In 2019 I shared 5 Ways to Harness the Power of Your Mind and How It Can Improve Our Lives, and this post, Quality Thoughts = Quality Life in 2017, but it was this post written nine years ago, A Thinking Life = A Happy Life inspired by one of the greatest aha books for my “life class” that extols the value of taking the driver’s seat of our thoughts. If we don’t, we linger in a life of worry, frozen to act in any way that might improve our lives for the better. Instead, when we harness and strengthen our mind, we can quell the need for external reassurance by venting endlessly our worries and fears thinking somehow we are helping ourselves and instead home in on what we have control over and choose well the best decision for a better life moving forward.

The Queen’s mannerisms and approach to living which Kazlowski reveals to readers in great detail may to outsiders at first appear somewhat cold in demeanor or in denial, but the writer biographer describes “Elizabeth is what psychologists more accurately term a ‘purposeful repressor’. Compared to ruminators (people who repeatedly reflect over distressing events), repressors seemingly break all of the rules of our modern mental health culture. They spend very little time talking about, let alone acknowledging, negative events and will quickly exchange a passing unpleasant thought for something more optimistic.”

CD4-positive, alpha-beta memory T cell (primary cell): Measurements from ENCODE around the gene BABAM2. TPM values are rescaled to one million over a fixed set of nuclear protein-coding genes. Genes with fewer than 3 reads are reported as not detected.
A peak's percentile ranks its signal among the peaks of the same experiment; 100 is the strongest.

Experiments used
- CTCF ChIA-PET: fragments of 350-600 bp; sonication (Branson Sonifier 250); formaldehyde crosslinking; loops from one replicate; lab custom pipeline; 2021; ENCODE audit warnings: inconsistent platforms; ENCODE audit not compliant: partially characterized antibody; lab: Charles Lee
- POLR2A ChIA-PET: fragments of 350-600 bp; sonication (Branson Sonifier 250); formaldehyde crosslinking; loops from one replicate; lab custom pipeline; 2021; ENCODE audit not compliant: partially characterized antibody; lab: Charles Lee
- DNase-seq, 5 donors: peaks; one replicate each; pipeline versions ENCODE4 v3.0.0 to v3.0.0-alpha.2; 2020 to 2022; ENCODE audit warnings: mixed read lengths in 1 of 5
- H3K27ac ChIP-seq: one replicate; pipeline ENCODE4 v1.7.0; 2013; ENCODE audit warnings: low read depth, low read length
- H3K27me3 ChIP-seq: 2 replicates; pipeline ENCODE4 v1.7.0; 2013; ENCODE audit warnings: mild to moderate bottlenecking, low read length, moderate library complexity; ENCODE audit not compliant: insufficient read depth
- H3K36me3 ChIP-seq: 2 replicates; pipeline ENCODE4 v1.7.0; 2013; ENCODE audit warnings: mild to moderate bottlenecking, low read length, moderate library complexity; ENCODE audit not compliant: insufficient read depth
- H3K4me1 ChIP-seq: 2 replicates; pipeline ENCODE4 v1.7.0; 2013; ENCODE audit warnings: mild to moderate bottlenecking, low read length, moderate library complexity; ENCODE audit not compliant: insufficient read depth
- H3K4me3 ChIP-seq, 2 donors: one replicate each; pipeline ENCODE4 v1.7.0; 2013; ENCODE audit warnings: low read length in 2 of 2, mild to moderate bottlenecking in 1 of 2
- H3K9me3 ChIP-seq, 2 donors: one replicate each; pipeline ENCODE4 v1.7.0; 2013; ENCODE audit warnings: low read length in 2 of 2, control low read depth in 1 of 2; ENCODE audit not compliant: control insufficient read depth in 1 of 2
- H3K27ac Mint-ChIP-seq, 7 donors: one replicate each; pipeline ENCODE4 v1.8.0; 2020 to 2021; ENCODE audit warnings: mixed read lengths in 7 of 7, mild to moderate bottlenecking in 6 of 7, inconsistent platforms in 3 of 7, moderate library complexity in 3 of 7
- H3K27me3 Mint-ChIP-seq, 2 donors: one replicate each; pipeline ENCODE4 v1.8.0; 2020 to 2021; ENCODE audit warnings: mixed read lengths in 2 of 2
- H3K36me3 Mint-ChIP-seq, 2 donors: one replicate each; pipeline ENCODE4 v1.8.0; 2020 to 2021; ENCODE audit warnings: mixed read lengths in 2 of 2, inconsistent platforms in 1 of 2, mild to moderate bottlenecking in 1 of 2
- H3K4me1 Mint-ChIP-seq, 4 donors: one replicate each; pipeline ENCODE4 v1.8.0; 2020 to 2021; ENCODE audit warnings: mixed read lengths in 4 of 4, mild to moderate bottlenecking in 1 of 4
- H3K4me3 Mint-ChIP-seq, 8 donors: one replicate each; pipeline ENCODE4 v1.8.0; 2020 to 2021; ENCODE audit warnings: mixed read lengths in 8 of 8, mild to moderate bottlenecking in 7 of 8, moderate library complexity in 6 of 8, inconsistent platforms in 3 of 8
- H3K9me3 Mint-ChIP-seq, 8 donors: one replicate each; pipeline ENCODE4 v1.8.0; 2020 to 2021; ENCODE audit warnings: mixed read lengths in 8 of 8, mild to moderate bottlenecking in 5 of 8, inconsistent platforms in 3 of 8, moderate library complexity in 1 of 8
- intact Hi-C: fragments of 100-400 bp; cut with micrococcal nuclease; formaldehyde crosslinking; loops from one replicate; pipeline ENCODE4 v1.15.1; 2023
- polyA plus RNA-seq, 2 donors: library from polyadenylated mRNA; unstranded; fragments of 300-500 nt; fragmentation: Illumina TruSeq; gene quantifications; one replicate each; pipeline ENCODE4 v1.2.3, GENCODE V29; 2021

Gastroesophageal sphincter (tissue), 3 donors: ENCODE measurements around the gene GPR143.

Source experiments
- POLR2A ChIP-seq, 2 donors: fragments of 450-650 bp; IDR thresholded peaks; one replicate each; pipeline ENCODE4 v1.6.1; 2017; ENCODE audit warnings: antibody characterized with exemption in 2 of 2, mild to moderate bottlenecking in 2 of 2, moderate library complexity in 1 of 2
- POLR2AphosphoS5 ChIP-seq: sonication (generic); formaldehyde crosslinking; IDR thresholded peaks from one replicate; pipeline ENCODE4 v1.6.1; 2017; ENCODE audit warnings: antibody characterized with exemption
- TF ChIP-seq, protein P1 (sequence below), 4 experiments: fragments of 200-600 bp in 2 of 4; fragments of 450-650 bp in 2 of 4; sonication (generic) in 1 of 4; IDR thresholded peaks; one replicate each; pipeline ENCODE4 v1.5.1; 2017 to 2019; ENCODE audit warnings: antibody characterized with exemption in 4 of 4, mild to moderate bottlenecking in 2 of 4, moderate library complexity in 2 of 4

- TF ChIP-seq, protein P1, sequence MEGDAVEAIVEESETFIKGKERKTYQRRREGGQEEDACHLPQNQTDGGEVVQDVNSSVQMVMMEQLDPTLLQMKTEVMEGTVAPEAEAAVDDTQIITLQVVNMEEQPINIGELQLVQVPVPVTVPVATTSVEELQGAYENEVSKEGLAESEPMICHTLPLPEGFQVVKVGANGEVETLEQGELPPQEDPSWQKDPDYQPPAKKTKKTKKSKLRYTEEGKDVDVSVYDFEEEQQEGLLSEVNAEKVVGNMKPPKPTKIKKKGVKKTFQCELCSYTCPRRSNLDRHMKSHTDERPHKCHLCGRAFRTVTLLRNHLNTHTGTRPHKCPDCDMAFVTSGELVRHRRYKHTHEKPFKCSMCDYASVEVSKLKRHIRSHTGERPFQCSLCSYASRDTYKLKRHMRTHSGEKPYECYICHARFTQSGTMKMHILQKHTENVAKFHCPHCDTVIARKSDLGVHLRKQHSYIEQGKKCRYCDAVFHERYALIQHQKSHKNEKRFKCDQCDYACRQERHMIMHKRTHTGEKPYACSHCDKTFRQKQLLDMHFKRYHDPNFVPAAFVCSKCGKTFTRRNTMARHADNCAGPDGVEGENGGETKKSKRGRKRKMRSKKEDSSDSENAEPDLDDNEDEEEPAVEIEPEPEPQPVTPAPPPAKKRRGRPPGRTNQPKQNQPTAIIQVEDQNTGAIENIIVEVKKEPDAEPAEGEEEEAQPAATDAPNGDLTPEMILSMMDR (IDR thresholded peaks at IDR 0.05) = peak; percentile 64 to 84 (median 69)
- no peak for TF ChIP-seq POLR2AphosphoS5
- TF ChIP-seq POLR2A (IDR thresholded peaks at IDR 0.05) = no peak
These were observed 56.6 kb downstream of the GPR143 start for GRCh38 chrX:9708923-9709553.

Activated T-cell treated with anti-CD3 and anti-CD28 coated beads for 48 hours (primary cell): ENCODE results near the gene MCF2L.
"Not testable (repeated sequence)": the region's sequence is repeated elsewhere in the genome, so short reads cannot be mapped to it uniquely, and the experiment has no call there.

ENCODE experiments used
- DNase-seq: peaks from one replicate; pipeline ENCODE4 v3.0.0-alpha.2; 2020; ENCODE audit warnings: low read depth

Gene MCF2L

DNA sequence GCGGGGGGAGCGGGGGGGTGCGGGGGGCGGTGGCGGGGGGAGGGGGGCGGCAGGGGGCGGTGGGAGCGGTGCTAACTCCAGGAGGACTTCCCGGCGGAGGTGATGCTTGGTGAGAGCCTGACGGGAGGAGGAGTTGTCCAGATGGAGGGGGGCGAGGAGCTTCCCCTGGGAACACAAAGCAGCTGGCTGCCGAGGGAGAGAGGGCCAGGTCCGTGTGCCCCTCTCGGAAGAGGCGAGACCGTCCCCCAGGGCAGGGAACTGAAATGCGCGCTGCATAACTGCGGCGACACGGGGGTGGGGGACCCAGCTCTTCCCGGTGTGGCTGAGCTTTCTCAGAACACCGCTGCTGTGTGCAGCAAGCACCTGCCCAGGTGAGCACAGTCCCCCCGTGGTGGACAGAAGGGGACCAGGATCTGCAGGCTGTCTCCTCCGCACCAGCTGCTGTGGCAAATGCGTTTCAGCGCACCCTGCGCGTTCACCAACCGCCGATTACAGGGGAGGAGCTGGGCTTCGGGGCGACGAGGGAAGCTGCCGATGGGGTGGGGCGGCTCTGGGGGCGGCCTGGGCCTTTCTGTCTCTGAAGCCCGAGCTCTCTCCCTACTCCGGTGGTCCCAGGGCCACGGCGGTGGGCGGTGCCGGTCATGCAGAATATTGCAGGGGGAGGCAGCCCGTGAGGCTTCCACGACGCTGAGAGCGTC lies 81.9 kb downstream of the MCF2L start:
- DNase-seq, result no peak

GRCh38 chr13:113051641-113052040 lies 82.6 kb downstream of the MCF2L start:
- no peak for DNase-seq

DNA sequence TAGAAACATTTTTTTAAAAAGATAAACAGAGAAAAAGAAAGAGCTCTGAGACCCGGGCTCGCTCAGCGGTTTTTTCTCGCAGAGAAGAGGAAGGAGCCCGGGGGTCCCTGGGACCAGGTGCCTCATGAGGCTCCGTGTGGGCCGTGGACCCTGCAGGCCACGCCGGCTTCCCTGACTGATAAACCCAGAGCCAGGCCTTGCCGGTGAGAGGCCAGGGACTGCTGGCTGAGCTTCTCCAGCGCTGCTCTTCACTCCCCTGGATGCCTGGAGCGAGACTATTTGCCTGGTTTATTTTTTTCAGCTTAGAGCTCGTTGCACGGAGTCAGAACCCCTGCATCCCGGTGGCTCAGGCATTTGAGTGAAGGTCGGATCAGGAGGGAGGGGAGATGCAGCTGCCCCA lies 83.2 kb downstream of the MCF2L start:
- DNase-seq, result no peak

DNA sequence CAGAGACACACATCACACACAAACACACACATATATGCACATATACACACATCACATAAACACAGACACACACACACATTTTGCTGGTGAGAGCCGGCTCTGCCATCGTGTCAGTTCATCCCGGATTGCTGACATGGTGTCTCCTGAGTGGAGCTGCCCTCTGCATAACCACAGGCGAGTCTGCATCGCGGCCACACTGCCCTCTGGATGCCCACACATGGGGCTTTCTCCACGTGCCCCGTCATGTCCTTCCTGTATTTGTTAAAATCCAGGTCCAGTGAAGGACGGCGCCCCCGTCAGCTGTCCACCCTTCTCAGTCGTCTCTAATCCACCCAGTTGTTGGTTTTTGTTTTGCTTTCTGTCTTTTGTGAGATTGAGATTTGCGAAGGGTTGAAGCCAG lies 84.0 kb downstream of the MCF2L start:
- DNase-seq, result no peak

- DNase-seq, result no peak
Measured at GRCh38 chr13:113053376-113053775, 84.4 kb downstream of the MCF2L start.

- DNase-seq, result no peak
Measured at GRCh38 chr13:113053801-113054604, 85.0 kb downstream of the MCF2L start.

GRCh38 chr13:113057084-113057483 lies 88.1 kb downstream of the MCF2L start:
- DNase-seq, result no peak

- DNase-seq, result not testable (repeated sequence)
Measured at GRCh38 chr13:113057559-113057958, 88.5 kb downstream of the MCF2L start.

When we choose carefully what we give our attention to, acknowledging we don’t need to respond to everything thrown onto our path, we give ourselves time to gain clarity as to what we have control over and what we do not. Staying informed is one thing, ruminating and worrying about it is quite another if we have no intention to involve ourselves in change. Expending our emotional energy endlessly at the whim of the cultural’s dictates is to deplete our daily finite resources which when better utilized, elevate each day and reduce our stress along the way.